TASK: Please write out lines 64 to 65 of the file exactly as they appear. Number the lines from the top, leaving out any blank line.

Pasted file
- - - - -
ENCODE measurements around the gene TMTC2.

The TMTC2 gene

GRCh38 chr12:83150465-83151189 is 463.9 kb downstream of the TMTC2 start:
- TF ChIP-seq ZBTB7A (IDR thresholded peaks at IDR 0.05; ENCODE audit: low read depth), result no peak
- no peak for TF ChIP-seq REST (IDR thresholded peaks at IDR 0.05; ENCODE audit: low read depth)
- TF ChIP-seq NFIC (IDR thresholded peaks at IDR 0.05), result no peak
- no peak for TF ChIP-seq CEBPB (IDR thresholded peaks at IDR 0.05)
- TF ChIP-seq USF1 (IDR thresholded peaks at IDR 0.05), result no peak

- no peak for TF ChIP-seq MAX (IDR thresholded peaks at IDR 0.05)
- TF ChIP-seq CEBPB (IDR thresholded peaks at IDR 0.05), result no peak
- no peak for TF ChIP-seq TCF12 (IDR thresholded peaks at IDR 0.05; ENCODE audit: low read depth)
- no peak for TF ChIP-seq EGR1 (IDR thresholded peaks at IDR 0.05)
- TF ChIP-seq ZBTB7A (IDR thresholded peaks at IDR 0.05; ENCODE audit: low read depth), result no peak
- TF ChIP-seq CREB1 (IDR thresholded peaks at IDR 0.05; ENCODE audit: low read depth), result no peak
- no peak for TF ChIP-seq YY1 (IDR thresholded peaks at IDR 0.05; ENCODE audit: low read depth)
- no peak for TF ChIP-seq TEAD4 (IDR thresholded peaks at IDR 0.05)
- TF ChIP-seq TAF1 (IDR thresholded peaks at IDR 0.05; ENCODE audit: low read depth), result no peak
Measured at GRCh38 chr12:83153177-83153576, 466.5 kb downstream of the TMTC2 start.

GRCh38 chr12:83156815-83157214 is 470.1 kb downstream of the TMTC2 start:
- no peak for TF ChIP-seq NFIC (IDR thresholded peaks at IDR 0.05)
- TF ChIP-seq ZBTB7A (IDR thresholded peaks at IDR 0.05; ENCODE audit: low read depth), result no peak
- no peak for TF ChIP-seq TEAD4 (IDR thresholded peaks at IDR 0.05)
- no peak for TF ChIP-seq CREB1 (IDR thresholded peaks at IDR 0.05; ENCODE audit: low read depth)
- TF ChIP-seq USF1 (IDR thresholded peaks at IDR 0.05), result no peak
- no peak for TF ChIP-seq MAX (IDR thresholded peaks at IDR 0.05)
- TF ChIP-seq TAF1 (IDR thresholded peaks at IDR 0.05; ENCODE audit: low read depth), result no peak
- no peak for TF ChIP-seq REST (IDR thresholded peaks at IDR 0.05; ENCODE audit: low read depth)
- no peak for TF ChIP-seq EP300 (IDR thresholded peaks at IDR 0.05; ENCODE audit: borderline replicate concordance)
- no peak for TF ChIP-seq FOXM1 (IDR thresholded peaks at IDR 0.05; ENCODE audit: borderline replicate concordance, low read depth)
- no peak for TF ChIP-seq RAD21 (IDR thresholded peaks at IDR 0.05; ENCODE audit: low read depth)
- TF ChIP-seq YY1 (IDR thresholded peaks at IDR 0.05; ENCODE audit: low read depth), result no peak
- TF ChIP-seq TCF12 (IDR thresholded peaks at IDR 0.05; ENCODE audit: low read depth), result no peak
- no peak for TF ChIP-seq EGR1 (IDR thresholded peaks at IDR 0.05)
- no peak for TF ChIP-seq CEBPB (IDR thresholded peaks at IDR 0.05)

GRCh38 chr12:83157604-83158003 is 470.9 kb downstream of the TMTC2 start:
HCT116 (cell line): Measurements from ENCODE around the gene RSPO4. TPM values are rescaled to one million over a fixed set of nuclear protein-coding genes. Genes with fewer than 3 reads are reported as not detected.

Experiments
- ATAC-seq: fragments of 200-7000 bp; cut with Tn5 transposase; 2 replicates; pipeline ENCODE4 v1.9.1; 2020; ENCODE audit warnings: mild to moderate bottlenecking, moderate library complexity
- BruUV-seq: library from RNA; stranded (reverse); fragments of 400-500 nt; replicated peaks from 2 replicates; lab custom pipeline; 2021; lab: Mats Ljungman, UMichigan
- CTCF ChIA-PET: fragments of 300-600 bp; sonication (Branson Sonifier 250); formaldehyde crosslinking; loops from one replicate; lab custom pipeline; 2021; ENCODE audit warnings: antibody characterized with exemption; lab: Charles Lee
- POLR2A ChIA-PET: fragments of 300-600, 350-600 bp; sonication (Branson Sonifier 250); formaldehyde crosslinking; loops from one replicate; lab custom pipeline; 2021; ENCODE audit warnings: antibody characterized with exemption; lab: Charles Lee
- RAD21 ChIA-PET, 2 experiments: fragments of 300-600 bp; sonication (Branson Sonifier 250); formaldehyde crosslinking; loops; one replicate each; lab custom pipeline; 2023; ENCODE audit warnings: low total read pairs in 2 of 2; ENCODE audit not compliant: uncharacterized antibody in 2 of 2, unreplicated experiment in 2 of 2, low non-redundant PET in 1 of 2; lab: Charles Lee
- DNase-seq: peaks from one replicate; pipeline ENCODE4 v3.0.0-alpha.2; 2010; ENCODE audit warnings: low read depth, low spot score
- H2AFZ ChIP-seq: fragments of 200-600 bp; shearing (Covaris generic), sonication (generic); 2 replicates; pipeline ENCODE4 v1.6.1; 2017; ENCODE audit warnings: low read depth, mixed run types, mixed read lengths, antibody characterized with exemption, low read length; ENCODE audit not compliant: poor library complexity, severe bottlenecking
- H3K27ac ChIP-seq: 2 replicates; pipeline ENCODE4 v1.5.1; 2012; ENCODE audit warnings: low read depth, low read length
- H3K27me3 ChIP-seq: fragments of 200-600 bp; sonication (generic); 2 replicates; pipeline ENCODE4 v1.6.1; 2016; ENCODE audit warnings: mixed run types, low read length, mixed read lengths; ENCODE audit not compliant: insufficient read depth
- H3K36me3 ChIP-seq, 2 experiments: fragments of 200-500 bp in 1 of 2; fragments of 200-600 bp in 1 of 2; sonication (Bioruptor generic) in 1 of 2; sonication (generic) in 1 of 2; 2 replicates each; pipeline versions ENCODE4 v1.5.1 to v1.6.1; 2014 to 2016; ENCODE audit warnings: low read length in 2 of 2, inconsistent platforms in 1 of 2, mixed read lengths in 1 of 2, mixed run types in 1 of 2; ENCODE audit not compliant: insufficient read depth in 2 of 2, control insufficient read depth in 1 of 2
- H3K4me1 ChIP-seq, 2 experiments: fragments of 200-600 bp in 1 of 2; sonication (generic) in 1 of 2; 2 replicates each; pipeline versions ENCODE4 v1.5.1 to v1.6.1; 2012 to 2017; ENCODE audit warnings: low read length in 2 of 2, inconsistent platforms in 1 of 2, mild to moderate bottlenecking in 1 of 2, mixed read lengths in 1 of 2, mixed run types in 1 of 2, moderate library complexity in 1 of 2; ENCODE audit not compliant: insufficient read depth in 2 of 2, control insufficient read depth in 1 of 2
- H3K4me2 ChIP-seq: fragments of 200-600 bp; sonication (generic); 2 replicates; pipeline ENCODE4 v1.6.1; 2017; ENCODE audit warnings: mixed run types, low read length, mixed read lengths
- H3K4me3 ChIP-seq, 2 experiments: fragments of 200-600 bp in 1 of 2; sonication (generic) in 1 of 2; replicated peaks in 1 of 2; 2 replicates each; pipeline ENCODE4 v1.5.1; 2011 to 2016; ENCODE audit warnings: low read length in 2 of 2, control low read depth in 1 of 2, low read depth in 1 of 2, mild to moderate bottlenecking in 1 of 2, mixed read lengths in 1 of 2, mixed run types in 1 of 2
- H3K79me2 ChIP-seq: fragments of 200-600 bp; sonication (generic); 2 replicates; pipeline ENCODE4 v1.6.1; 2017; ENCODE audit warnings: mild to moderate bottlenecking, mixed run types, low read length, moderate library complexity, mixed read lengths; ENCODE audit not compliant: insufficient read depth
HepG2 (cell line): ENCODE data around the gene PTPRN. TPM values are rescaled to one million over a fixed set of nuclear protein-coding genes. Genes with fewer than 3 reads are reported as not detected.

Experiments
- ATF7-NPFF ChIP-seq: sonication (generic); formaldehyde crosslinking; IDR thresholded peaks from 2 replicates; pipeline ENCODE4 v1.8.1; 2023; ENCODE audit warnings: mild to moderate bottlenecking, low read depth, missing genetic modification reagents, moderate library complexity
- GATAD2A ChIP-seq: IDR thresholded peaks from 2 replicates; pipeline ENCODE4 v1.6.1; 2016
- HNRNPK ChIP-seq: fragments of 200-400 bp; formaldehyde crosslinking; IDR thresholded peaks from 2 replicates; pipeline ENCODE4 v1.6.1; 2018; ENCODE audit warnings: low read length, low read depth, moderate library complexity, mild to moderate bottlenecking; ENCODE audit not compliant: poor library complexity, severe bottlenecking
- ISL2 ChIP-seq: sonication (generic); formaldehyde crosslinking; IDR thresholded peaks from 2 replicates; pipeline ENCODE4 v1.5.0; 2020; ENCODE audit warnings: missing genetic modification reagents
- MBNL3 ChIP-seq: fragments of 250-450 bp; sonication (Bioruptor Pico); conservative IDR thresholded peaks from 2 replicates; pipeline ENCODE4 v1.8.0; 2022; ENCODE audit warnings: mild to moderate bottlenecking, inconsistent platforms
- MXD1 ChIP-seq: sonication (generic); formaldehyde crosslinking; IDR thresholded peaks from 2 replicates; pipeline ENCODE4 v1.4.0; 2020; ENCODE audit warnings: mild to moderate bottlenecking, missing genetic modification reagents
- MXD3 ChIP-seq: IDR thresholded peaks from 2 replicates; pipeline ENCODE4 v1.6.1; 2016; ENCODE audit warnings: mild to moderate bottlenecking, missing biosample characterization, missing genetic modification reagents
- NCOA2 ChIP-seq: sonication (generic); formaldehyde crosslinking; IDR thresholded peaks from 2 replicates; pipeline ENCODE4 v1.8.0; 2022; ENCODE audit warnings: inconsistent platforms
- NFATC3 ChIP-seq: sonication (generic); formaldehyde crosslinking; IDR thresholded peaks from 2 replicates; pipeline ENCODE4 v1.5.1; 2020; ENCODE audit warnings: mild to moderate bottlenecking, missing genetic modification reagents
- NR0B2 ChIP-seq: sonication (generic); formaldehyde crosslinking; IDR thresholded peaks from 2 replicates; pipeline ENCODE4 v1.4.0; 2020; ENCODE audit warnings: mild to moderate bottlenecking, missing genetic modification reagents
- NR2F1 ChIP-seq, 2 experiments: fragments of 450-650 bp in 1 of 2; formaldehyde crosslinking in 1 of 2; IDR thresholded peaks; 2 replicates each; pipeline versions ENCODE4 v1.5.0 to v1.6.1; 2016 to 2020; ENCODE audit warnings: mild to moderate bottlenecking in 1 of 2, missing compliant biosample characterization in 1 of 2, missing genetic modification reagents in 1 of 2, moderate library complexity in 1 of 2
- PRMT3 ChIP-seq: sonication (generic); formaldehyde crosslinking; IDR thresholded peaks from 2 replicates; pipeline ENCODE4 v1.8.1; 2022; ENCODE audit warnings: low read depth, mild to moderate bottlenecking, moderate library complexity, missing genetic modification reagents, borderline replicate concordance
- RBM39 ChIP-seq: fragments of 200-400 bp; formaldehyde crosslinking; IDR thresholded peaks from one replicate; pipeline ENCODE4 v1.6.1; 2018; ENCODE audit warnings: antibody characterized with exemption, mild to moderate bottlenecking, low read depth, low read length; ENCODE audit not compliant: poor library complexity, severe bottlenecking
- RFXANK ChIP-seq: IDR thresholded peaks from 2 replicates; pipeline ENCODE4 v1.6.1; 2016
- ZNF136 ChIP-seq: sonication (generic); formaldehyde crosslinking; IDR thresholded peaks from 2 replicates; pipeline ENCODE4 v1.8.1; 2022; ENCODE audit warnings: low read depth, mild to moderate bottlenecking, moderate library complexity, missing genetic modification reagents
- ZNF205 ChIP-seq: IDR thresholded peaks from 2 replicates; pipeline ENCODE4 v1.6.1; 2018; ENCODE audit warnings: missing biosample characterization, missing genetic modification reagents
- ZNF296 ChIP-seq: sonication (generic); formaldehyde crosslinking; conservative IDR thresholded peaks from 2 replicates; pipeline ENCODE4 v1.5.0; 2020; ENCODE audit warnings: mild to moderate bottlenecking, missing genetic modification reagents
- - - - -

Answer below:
- NR2F1 ChIP-seq, 2 experiments: fragments of 450-650 bp in 1 of 2; formaldehyde crosslinking in 1 of 2; IDR thresholded peaks; 2 replicates each; pipeline versions ENCODE4 v1.5.0 to v1.6.1; 2016 to 2020; ENCODE audit warnings: mild to moderate bottlenecking in 1 of 2, missing compliant biosample characterization in 1 of 2, missing genetic modification reagents in 1 of 2, moderate library complexity in 1 of 2
- PRMT3 ChIP-seq: sonication (generic); formaldehyde crosslinking; IDR thresholded peaks from 2 replicates; pipeline ENCODE4 v1.8.1; 2022; ENCODE audit warnings: low read depth, mild to moderate bottlenecking, moderate library complexity, missing genetic modification reagents, borderline replicate concordance